In 1915 Horace Tarbox was thirteen years old. In that year he took the examinations for entrance to Prince-ton University and received the Grade A—excellent—in Cæsar, Cicero, Vergil, Xenophon, Homer, Algebra, Plane Geometry, Solid Geometry, and Chemistry.
Two years later while George M. Cohan was composing "Over There," Horace was leading the sophomore class by several lengths and digging out theses on "The Syllogism as an Obsolete Scholastic Form," and during the battle of Château-Thierry he was sitting at his desk deciding whether or not to wait until his seventeenth birthday before beginning his series of essays on "The Pragmatic Bias of the New Realists."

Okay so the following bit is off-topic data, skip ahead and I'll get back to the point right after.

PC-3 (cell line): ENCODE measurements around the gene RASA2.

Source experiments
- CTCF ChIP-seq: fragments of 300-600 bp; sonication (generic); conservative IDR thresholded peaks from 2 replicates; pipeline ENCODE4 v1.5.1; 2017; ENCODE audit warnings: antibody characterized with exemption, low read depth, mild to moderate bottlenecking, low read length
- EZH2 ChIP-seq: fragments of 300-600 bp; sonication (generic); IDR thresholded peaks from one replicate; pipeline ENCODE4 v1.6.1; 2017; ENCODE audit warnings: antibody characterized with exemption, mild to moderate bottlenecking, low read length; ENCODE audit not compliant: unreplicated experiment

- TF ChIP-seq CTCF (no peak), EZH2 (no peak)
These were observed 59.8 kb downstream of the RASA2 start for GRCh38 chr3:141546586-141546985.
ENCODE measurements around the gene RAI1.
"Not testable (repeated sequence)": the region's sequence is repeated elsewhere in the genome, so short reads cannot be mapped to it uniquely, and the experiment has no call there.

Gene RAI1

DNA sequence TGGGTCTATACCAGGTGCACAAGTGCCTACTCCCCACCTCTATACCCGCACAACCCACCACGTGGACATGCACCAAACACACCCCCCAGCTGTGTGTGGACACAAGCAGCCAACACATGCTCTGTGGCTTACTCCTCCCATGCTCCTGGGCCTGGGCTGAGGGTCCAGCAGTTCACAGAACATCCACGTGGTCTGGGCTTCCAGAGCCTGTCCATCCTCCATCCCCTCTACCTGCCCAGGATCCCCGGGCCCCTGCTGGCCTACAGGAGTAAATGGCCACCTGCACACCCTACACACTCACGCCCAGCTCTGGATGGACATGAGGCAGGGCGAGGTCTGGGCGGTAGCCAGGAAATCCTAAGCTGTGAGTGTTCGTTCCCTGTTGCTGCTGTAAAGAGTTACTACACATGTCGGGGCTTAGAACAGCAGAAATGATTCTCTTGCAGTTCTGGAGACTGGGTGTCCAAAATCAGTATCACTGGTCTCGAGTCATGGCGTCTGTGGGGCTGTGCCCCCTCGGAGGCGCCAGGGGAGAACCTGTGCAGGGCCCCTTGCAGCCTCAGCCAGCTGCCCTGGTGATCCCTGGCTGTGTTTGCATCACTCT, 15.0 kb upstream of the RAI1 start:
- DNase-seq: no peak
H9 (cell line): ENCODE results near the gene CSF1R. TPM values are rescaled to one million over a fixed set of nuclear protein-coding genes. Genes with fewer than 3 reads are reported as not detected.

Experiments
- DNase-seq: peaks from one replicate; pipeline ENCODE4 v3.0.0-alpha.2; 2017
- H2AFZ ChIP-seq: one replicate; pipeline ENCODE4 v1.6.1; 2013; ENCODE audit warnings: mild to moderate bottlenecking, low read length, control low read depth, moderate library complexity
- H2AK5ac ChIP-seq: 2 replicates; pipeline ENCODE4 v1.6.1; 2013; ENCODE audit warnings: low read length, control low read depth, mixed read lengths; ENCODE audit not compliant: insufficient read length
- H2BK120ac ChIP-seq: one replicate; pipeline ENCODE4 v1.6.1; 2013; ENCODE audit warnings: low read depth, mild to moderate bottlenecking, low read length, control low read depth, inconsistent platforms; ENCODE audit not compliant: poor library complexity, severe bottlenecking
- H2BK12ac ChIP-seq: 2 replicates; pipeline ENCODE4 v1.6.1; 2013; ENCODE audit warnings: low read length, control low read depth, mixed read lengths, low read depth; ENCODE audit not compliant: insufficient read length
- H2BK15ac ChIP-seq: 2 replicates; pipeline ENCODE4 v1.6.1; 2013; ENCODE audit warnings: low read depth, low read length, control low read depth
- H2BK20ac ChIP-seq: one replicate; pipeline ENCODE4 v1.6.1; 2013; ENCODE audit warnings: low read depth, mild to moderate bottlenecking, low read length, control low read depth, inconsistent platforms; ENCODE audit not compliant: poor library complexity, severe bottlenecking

After a while some newsboy told him that the war was over, and he was glad, because it meant that Peat Brothers, publishers, would get out their new edition of "Spinoza's Improvement of the Understanding." Wars were all very well in their way, made young men self-reliant or something but Horace felt that he could never forgive the President for allowing a brass band to play under his window the night of the false armistice, causing him to leave three important sentences out of his thesis on "German Idealism."